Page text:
With another shift in artists, this publishing event begins to feel like an artists’ jam rather than a coherent series with a clearly sustained vision. And I love me some Dodsons, actually, but here it just doesn’t work. Their style is “wedgey,” solid but soft, with a sleek line and polished finish. Tonally, however, it’s a complete mismatch for this series. Even the colors can’t help but be bright and bold, especially in the outdoor scenes surrounding the Avengers Tower, and it’s all brightly blue skies and soft glows when “Apocalypse is upon us.” Perhaps there is some intentional incongruity in this, since the “rebels” of Spider-Man and Steve Rogers have colored scenes of dark blues and shadowy grays, but that doesn’t appear to be the case. It’s more like “well, this is outdoors so I guess it will be sunny,” regardless of how it could be used instead to visually create some of the story’s tension.

Assuming this is the middle of Act Two for our story, there are a few key moments advanced, but the feeling is that the story is spinning its wheels. More time is given to Captain America/the Avengers and Apocalypse/the X-Men as they advance their respective agendas, but it’s not much more than what we saw already. Other characters, however, that seemed to have the center stage at one point (didn’t this feel like an Iron Man series for a few issues?) are now completely absent. I feel like I would do well to stick with a key protagonist, such as Nova or Spider-Man, but that’s not given to me, as I have to instead stick with Captain America for the majority of the issue.

The problem with that is the lack of nuance. Neither Cap nor any of our inverted heroes have any inner struggle with their new status quo, so while they advance their agendas, it’s just like watching some union teamsters raise some scaffolding for their daily work. No nuance, no conflict, no tension. So we need heroes like Nova, Spidey, etc., as our focus, but, no, they are scuttled away for later use, against the Kluh threat which is very peripheral at this point. I was very much hoping that we’d get to see all of the villains (the ones that should now be our heroes) as our point of view characters. This would have been a perfect time for the Enchantress to re-create her Liberators team with the people of issue #3, adding Nova and Spider-Man to her ranks.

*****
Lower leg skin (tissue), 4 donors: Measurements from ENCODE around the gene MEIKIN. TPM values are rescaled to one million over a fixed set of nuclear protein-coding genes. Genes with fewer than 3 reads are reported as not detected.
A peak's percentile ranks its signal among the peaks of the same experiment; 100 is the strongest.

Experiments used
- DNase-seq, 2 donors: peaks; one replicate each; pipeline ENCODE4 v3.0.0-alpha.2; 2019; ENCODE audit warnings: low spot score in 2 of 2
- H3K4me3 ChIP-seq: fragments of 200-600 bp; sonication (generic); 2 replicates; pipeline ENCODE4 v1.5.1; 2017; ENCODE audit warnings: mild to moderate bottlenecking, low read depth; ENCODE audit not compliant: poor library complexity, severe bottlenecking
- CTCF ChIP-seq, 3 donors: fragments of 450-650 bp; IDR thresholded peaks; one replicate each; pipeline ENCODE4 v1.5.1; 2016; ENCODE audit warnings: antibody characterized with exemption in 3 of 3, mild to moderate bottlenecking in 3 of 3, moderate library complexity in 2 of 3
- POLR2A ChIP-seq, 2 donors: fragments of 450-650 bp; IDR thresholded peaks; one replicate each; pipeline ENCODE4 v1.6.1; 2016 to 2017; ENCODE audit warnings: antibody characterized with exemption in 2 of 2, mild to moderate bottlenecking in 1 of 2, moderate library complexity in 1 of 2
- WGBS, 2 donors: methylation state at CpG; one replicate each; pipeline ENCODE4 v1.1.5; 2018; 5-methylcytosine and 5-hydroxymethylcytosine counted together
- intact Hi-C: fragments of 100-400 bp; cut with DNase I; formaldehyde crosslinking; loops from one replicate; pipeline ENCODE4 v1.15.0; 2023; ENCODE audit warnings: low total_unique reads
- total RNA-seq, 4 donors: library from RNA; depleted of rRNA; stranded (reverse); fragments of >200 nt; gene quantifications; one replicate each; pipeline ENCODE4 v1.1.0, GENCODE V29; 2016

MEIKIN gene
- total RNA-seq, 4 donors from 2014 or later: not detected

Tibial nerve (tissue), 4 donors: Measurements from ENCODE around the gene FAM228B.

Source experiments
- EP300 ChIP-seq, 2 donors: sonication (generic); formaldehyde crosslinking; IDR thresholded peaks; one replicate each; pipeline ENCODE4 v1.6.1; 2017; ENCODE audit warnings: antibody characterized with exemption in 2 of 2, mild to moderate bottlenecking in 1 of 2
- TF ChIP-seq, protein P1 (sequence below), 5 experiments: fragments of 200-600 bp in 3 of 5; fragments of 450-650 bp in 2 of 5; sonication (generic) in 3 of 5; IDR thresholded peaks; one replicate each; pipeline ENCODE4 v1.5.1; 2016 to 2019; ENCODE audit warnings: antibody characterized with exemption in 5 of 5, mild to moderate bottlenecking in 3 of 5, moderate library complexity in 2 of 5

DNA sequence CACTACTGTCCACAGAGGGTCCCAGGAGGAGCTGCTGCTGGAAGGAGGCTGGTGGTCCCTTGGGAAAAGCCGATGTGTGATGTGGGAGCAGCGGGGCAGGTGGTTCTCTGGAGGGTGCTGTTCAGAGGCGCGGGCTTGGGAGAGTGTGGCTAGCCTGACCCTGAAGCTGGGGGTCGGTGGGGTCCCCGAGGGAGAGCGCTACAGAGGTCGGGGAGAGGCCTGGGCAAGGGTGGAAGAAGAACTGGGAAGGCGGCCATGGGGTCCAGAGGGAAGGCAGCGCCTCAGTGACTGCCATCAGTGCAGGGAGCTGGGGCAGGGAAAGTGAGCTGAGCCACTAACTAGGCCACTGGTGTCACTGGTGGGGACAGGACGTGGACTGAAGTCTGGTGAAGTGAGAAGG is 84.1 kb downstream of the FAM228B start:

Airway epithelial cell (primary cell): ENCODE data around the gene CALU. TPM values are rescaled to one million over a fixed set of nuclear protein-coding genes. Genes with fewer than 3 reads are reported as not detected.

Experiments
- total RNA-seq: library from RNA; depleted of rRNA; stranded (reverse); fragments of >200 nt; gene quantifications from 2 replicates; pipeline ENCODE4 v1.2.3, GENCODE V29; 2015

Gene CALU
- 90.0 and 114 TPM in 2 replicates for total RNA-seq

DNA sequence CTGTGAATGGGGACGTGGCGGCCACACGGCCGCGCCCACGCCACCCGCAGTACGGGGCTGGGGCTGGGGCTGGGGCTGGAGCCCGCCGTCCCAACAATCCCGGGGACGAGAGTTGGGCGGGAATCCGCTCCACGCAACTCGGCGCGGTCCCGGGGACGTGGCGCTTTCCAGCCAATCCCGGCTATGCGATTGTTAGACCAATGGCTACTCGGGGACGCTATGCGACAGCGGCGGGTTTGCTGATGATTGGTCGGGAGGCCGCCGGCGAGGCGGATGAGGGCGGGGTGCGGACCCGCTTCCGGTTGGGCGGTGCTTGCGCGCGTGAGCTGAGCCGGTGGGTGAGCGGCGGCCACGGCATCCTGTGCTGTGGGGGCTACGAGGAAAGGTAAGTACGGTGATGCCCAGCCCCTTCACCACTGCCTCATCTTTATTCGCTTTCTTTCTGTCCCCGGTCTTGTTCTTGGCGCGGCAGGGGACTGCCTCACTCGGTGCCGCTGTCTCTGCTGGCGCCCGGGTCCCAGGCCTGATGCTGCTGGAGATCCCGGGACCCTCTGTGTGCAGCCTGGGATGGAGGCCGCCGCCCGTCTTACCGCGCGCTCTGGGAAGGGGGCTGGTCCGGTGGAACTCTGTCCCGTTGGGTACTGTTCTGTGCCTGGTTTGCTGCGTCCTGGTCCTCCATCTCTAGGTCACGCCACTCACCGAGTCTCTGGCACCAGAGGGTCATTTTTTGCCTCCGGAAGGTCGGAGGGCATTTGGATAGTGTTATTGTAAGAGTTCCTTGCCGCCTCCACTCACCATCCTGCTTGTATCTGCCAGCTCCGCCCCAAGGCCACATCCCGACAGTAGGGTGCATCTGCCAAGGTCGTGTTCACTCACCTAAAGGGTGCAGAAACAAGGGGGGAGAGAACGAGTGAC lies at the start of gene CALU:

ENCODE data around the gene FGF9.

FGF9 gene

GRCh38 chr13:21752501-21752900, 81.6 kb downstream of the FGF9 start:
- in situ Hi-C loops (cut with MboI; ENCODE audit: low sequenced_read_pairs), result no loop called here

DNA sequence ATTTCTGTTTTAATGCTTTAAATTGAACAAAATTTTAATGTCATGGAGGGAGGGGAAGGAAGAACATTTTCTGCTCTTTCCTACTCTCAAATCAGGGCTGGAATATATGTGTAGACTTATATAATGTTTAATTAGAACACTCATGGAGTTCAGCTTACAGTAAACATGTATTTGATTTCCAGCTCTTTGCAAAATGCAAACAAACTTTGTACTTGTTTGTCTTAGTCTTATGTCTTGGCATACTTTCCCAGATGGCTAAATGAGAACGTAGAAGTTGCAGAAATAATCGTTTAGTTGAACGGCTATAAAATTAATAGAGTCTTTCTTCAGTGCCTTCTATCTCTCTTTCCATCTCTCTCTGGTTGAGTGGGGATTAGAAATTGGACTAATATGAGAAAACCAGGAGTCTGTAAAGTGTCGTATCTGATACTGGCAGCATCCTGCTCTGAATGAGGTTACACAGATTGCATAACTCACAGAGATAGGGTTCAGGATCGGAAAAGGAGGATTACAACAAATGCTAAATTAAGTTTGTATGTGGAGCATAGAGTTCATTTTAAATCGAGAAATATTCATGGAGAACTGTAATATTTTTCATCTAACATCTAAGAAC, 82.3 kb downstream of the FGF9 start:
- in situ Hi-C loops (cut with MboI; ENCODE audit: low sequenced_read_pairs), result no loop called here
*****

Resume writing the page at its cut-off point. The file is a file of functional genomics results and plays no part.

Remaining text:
But maybe that’s for the best. More Spider-Man might mean more attempts at quippy humor, which clearly is not Remender’s strength. When Spider-Man is reduced to “working blue,” resorting to “Richard Rider” and catheter jokes, something’s forced.

Of course, a lot of the plotting feels forced, too. How would Spider-Man’s webbing cause Medusa to release Nova, actually? And the Invisible Woman, Beast, Vision and more were certainly acting all inverted-ly during their scene, but… Why? And after establishing that they are inverted, why would Captain America trap them along with everyone else? How does Apocalypse have his ship again, something that’s been through several stories since he owned it in the 80s, and why would the X-Men want New York so specifically? Why is the phrase “Apocalypse is upon us” repeated twice during the story; should it be significant or is it just sloppy?




Not much is added to the story, as it feels more like world-building and confirming what we've been suspecting. While that makes for a little, but unsatisfying, momentum, there's just too little real tension. The opportunity to really explore things and to introduce new ideas is diminishing, as the execution of the high concept has yet to really pay off. It's slipping into "Huh. Okay..." territory.

Other Tidbits:
-- Story titles such as "Something Clearly Went Wrong" are always trouble when you're presenting a controversial and weak-ish story. Must... resist... troll... bait...
-- Something should really be done to enhance the Cast page. It's boring, poorly laid out, and redundant. If it's important, why not put it in the Recap summary? If it's not important, then why does it matter? And it gives mixed messages. For one, Nova should be among the Avengers listed, since that's why he's invited in the story, even if it leaves just Nomad listed as "Heroes." Poor lonely Nomad. I guess there *are* still heroes who aren't recruited as Avengers these days.